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Best exposure practices with consistency in mind


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Hi, I've been doing a lot of research lately on best exposure practices and ran into a few questions. My current plan for setting exposure is to set exposure using my eye on a log c image with a rec 709 lut applied to it, then check the wave form (toggling between rec 709 and log c image) to confirm my highlights aren't clipping and that I have an acceptable level of noise. Going from shot to shot within the scene I then plan to use an incident meter on the actor to keep the lighting consistent. Where I got a little bit confused is the idea of exposing to the right. I know this is a practice that has generally been phased out, but I still had a few questions. Let's say I set my exposure, but when I go into the waveform see I have a lot of room left in the highlights before clipping, thus it would make sense for me to "over" expose the image to get more information in the shadows, and the image can then be brought down in the grade, correct? I also understand I would want to keep exposure consistent shot to shot. I then wonder, switching from one angle to another, what if my "over" exposed image suddenly becomes problematic because say the bright sky is more present in the image,  and now parts of my image are actually clipping that weren't before, so I am now forced to decrease the aperture of this image. I understand exposing to the right for every image in this way doesn't make sense as matching the shots in the grade would be a pain, but I guess I'm asking what practice is more typical? to "properly" expose from the get go, or to attempt to retain the most dynamic range by lighting the scene as much as possible? Additionally, if it is the latter, how do you predetermine you won't run into any problems going between the different camera positions?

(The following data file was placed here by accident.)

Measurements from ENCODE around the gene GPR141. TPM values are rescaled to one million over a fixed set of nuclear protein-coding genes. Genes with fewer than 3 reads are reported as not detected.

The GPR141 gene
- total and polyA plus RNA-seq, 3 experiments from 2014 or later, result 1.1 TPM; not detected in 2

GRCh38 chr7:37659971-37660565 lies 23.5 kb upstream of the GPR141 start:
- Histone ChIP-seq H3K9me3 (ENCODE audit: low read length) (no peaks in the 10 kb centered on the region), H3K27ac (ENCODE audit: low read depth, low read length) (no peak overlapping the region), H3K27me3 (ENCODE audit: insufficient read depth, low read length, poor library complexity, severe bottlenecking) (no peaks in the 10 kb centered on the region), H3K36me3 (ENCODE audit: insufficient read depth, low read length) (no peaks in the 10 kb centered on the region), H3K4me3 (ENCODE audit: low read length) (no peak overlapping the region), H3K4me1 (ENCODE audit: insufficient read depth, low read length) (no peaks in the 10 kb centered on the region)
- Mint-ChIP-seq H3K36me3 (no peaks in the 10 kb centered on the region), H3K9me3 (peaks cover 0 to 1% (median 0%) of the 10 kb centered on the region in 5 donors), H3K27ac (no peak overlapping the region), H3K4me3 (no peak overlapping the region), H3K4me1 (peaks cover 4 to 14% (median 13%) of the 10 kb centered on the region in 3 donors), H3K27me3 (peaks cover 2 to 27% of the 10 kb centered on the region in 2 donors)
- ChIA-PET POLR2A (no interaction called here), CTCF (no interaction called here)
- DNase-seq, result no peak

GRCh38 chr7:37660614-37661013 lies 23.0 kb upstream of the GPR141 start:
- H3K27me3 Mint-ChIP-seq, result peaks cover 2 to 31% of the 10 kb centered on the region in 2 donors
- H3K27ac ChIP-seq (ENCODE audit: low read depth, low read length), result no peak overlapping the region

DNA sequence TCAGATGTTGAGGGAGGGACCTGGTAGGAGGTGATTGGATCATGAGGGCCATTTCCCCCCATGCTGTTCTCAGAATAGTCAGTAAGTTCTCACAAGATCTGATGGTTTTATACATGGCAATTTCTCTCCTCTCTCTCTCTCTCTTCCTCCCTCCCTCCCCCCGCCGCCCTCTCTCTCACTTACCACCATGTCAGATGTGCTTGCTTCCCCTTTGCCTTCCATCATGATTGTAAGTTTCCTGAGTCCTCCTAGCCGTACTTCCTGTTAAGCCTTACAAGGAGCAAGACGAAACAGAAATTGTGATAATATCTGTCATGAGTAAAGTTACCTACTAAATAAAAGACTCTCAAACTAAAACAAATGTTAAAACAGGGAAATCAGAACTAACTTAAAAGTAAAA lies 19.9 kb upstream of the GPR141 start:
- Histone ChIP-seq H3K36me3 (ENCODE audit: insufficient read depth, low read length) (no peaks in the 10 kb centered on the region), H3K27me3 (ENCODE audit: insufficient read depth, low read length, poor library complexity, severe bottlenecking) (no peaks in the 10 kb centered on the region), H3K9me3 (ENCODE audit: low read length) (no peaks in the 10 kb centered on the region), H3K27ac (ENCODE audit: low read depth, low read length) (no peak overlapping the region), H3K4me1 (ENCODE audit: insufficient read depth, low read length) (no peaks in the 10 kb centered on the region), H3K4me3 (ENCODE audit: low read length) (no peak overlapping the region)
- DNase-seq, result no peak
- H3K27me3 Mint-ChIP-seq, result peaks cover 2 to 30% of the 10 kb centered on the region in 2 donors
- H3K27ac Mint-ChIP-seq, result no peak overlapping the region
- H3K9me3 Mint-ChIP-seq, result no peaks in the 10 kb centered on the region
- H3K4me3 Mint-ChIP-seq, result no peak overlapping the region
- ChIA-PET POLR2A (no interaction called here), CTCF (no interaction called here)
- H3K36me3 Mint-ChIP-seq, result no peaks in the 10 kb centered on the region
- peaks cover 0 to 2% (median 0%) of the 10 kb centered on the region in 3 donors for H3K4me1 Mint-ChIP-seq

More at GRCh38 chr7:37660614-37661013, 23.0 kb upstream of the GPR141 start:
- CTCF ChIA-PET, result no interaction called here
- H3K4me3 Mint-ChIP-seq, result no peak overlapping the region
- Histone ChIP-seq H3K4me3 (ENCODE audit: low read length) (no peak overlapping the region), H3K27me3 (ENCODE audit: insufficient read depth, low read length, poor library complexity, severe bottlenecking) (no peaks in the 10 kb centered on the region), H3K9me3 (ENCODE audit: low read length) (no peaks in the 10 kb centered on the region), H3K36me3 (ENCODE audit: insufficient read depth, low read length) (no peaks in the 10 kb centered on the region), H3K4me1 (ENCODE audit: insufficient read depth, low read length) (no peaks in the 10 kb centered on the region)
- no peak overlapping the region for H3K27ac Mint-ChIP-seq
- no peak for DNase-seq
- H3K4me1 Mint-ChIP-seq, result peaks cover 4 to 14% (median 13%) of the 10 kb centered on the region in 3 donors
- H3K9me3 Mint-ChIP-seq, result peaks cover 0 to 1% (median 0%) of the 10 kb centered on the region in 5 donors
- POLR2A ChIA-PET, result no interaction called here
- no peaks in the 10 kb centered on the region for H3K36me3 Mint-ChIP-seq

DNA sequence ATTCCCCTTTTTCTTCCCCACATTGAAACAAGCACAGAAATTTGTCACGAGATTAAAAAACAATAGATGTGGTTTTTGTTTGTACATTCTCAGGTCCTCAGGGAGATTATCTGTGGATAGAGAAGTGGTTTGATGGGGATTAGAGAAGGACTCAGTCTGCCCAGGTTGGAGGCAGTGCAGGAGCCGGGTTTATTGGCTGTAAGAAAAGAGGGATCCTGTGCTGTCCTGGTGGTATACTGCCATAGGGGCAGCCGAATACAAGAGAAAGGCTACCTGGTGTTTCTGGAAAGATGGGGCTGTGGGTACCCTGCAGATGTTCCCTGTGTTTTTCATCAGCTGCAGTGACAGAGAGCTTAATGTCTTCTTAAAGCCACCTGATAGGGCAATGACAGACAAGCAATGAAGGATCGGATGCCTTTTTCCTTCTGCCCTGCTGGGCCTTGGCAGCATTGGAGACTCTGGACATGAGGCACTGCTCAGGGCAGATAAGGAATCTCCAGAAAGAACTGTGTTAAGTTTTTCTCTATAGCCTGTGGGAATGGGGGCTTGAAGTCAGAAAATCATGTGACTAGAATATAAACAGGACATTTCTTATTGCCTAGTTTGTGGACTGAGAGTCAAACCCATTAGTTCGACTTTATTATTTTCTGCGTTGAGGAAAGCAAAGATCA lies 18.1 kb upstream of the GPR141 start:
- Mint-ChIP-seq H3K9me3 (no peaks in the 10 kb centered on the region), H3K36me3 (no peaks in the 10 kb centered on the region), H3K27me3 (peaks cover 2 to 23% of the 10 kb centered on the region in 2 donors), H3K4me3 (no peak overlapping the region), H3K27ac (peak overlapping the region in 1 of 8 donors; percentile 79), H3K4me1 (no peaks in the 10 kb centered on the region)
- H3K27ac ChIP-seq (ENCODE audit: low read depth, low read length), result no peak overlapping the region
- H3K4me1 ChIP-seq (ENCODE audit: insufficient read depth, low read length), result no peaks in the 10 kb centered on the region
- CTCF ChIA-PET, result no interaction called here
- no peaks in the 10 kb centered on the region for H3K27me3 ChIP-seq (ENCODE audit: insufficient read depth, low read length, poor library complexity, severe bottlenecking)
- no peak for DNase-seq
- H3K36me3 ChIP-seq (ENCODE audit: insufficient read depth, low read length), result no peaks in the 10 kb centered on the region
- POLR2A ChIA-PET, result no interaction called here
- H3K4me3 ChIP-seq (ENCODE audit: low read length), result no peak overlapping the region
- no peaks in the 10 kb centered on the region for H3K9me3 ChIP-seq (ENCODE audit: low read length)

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If you see more of the sky in a particular shot and want to preserve details, then add an nd and bring up the ambient levels or fill on talent, depending on the frame and angle,  to compress the contrast to your camera's dynamic range.

Edited by Giray Izcan
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2 hours ago, Eamon Colbert said:

1. Let's say I set my exposure, but when I go into the waveform see I have a lot of room left in the highlights before clipping, thus it would make sense for me to "over" expose the image to get more information in the shadows, and the image can then be brought down in the grade, correct?

2. I also understand I would want to keep exposure consistent shot to shot. I then wonder, switching from one angle to another, what if my "over" exposed image suddenly becomes problematic because say the bright sky is more present in the image,  and now parts of my image are actually clipping that weren't before, so I am now forced to decrease the aperture of this image. I understand exposing to the right for every image in this way doesn't make sense as matching the shots in the grade would be a pain, but I guess I'm asking what practice is more typical? to "properly" expose from the get go, or to attempt to retain the most dynamic range by lighting the scene as much as possible?